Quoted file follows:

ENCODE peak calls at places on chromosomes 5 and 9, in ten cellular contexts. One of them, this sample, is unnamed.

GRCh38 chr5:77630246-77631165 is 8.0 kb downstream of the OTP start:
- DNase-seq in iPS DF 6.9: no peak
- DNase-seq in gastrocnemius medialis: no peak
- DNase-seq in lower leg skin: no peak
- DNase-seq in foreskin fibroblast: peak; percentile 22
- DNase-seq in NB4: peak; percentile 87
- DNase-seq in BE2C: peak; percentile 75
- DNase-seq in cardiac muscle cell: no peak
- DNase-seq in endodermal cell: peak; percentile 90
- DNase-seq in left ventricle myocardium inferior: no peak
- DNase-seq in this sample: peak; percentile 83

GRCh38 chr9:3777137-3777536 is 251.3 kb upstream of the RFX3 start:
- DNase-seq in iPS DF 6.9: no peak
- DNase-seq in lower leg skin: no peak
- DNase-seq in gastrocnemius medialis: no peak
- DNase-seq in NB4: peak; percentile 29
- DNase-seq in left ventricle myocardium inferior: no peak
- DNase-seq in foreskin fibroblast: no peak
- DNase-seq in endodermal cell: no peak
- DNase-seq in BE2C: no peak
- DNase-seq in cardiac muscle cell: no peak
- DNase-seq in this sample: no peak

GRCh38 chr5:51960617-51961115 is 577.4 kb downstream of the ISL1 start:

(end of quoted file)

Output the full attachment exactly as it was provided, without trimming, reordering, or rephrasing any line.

ENCODE peak calls at places on chromosomes 5 and 9, in ten cellular contexts. One of them, this sample, is unnamed.

GRCh38 chr5:77630246-77631165 is 8.0 kb downstream of the OTP start:
- DNase-seq in iPS DF 6.9: no peak
- DNase-seq in gastrocnemius medialis: no peak
- DNase-seq in lower leg skin: no peak
- DNase-seq in foreskin fibroblast: peak; percentile 22
- DNase-seq in NB4: peak; percentile 87
- DNase-seq in BE2C: peak; percentile 75
- DNase-seq in cardiac muscle cell: no peak
- DNase-seq in endodermal cell: peak; percentile 90
- DNase-seq in left ventricle myocardium inferior: no peak
- DNase-seq in this sample: peak; percentile 83

GRCh38 chr9:3777137-3777536 is 251.3 kb upstream of the RFX3 start:
- DNase-seq in iPS DF 6.9: no peak
- DNase-seq in lower leg skin: no peak
- DNase-seq in gastrocnemius medialis: no peak
- DNase-seq in NB4: peak; percentile 29
- DNase-seq in left ventricle myocardium inferior: no peak
- DNase-seq in foreskin fibroblast: no peak
- DNase-seq in endodermal cell: no peak
- DNase-seq in BE2C: no peak
- DNase-seq in cardiac muscle cell: no peak
- DNase-seq in this sample: no peak

GRCh38 chr5:51960617-51961115 is 577.4 kb downstream of the ISL1 start: